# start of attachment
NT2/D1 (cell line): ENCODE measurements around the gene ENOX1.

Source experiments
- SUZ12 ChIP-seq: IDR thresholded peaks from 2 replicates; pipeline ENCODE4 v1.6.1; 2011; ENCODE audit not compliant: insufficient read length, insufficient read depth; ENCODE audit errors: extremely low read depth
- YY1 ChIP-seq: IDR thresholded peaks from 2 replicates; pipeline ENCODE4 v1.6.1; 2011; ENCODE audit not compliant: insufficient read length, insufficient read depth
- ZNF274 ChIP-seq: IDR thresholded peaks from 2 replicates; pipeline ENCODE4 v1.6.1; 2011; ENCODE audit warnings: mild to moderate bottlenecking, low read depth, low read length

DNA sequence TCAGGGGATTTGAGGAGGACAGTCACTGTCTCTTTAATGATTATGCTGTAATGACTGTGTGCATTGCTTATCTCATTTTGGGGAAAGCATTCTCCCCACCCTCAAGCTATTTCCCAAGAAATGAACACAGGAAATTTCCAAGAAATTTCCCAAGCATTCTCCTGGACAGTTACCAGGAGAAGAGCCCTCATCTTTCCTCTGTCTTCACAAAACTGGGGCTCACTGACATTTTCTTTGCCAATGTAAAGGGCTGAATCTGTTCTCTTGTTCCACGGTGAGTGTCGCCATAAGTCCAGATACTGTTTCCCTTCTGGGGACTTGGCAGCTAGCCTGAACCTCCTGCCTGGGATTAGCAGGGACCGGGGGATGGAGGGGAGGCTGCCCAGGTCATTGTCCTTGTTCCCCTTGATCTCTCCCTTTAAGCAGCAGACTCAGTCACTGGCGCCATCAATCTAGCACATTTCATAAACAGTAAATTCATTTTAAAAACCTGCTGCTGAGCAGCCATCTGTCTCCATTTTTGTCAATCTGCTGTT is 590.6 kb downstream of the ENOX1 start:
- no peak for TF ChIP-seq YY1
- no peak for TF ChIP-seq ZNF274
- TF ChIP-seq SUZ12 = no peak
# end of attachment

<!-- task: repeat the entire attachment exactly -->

NT2/D1 (cell line): ENCODE measurements around the gene ENOX1.

Source experiments
- SUZ12 ChIP-seq: IDR thresholded peaks from 2 replicates; pipeline ENCODE4 v1.6.1; 2011; ENCODE audit not compliant: insufficient read length, insufficient read depth; ENCODE audit errors: extremely low read depth
- YY1 ChIP-seq: IDR thresholded peaks from 2 replicates; pipeline ENCODE4 v1.6.1; 2011; ENCODE audit not compliant: insufficient read length, insufficient read depth
- ZNF274 ChIP-seq: IDR thresholded peaks from 2 replicates; pipeline ENCODE4 v1.6.1; 2011; ENCODE audit warnings: mild to moderate bottlenecking, low read depth, low read length

DNA sequence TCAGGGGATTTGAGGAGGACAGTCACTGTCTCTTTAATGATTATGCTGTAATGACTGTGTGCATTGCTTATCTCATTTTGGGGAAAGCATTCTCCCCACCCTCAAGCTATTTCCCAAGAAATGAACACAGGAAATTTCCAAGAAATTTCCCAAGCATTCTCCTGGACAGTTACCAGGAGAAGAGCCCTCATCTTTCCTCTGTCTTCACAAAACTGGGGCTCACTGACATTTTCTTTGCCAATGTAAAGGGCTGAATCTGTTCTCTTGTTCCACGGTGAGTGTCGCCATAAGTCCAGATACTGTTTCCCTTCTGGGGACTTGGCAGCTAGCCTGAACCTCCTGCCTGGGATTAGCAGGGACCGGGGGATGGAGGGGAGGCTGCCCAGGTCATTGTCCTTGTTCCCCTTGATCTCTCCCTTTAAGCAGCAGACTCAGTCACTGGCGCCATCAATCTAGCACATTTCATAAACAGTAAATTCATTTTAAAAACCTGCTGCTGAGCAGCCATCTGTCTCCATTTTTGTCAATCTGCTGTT is 590.6 kb downstream of the ENOX1 start:
- no peak for TF ChIP-seq YY1
- no peak for TF ChIP-seq ZNF274
- TF ChIP-seq SUZ12 = no peak